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Ben Jones
Ben Jones, UK Lawyer
Category: Employment Law
Satisfied Customers: 48209
Experience:  Qualified Employment Solicitor - Please start your question with 'For Ben Jones'
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I am a small business owner, and need a bit of help. I have

Customer Question

I am a small business owner, and need a bit of help.
I have an employee who hasn't contacted me or submitted a sick note, they have been absent from work since 4th March, can you advise me on where I stand
Submitted: 1 year ago.
Category: Employment Law
Expert:  Ben Jones replied 1 year ago.
Hello, my name is***** am a qualified lawyer and it is my pleasure to assist you with your question today. How long have they worked there for and what are the likely reasons for absence? Please note I am due in some meetings now so will not be able to reply fully until early afternoon, thanks
Customer: replied 1 year ago.
They have been employed for almost a year
They have had all their holiday pay except 5 hours
I could be illness but I haven't received any confirmation of this
Expert:  Ben Jones replied 1 year ago.
Thank you for your patience. The starting point is that this is likely to amount to unauthorised absence from work because they have not advised you why they are not in work or taken steps to provide any doctor notes or other information about the reasons for being off work. So this could amount to a disciplinary issue which you can take further, up to dismissal if needed. The good news is that if they have been continuously employed at their place of work for less than 2 years then their employment rights will be somewhat limited. Most importantly, they will not be protected against unfair dismissal. This means that you can dismiss them for more or less any reason, and without following a fair procedure, as long as your decision is not based on discriminatory grounds (i.e. because of gender, race, religion, age, a disability, sexual orientation, etc.) or because they were trying to assert any of their statutory rights (e.g. requesting paternity leave, etc.). In the event that the reason for dismissal fell within these categories, then the dismissal will either be automatically unfair, or there will be a potential discrimination claim. The only thing you need to be careful about here is whether there was a disability reason for their absence. Disability does not mean they have to be a registered disabled and many long-term conditions, physical and mental ones, can amount to a disability in law. However, even with a disability, you can still take this further if you follow a fair procedure to cover yourself. This is your basic legal position. I have more detailed advice for you in terms of what you should do next to take this matter further, which I wish to discuss so please take a second to leave a positive rating for the service so far (by selecting 3, 4 or 5 stars) and I can continue with that and answer any further questions you may have. Don’t worry, there I no extra cost and leaving a rating will not close the question and we can continue this discussion. Thank you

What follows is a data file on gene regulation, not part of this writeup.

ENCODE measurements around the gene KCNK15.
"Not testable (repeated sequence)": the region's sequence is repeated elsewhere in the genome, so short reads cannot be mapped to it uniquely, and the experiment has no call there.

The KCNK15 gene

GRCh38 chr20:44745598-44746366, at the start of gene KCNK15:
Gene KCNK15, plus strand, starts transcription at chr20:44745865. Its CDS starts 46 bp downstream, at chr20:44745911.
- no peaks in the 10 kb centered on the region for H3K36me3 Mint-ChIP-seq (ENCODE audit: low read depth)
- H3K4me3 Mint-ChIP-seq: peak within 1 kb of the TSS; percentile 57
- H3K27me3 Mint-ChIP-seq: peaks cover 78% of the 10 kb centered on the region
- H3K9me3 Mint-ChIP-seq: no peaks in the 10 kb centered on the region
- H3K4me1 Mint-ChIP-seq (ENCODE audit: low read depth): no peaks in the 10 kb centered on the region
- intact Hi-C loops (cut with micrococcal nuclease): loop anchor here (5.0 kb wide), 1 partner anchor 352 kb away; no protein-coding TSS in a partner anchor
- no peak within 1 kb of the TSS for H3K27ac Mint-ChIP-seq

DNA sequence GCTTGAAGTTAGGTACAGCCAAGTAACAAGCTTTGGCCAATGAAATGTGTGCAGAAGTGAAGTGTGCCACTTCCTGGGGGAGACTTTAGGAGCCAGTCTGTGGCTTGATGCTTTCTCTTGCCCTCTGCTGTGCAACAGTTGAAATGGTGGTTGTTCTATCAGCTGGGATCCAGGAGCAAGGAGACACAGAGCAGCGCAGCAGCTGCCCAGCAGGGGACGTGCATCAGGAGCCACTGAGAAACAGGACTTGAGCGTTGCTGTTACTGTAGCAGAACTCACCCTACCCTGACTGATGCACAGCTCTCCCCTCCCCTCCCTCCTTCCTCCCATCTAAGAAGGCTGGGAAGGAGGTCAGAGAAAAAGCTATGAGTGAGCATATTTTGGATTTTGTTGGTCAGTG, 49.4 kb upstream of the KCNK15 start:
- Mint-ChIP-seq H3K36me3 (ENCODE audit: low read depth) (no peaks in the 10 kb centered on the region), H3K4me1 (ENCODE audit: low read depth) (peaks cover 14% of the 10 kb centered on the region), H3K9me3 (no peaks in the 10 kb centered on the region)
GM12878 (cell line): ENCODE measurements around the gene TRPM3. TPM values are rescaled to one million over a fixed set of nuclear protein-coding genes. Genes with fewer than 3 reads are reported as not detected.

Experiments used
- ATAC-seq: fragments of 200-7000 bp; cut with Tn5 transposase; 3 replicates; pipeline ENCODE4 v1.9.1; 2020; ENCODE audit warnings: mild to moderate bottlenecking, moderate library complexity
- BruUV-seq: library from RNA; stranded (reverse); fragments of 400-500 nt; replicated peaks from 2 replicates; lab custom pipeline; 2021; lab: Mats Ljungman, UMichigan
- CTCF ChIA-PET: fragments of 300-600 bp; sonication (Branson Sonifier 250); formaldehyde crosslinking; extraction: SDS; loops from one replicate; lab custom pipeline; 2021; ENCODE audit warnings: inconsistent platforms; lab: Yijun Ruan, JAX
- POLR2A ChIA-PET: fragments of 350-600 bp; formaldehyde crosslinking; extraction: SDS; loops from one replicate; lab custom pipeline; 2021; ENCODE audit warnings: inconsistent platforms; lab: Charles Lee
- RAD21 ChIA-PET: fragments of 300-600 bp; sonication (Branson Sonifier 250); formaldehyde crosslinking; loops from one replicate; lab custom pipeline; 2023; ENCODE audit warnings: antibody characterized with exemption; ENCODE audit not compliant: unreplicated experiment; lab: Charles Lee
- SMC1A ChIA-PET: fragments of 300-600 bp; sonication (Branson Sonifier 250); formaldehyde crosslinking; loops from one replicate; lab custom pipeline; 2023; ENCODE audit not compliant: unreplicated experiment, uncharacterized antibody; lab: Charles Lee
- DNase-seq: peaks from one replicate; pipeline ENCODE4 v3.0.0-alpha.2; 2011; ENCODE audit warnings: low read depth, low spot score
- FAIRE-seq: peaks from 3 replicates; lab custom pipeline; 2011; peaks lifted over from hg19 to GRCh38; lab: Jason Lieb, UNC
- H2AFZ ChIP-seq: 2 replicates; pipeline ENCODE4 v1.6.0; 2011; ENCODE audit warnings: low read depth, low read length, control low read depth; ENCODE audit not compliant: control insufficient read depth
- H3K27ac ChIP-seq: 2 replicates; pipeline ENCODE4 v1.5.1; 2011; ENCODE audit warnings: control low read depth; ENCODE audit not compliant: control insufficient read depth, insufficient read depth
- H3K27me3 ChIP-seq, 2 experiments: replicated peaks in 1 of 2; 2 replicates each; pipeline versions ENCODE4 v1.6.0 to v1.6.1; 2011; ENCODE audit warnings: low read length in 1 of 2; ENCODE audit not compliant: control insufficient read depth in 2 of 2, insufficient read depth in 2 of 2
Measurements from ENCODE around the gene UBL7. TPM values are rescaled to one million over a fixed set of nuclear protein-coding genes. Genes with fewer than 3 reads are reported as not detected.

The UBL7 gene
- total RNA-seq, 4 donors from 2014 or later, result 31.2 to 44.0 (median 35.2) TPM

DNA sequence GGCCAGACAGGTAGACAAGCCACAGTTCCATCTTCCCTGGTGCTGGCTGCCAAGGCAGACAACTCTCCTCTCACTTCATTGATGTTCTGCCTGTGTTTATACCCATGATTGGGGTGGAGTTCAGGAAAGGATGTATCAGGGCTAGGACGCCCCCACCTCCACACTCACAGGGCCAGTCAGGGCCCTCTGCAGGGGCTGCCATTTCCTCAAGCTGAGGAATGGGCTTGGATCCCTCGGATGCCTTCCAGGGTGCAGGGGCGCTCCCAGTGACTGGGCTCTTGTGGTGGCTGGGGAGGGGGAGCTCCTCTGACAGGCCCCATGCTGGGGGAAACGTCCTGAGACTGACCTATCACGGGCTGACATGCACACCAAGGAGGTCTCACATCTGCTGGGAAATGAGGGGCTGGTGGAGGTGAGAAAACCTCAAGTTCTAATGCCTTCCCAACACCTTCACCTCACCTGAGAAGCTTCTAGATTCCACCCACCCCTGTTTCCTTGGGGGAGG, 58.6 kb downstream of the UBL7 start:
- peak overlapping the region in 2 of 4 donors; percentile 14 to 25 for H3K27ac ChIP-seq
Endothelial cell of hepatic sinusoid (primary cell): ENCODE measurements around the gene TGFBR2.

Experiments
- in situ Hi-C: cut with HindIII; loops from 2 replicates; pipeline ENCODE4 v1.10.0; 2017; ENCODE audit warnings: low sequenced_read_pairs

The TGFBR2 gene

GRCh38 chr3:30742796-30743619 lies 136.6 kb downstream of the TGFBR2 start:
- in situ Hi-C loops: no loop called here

Customer: replied 1 year ago.
Thank you this has been helpful
5* ratingCan advise how I proceed from hereRegards
Isabella
Expert:  Ben Jones replied 1 year ago.
Thank you. To start with you should contact her by whatever means you have and remind her that if she is off sick from work for more than 7 days she is required to provide you with a fit note not only to justify her absence but also to allow her to receive SSP. You must also advise her that failure to inform you of the reasons or communicate with you would make the absence unauthorised, which is a disciplinary issue. Say that you would of course like to avoid that and would like to give her the benefit of the doubt so she has 7 days to get in touch and tell you what is happening. However, if no communication takes place within that time you will have to consider taking things further. If you still have not heard back from her, you can consider terminating her employment, assuming there are no other ways you can find out what has happened to her. You should pay he the notice period she is due (minimum a week) plus any outstanding holidays and pay due for time worked, but if needed you can eventually dismiss – just ensure you give her an opportunity to resolve this first. thank you for the rating too, could you please click on the relevant stars to process that please, many thanks
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Customer: replied 1 year ago.
My employee is not entitled to ssp as she only earns £104 per week for 16 hours work
Expert:  Ben Jones replied 1 year ago.
ok that's not an issue then so you can ignore the SSP parts but the rest still applies
Customer: replied 1 year ago.
Thanks you have been a great help
Expert:  Ben Jones replied 1 year ago.
You are welcome, all the best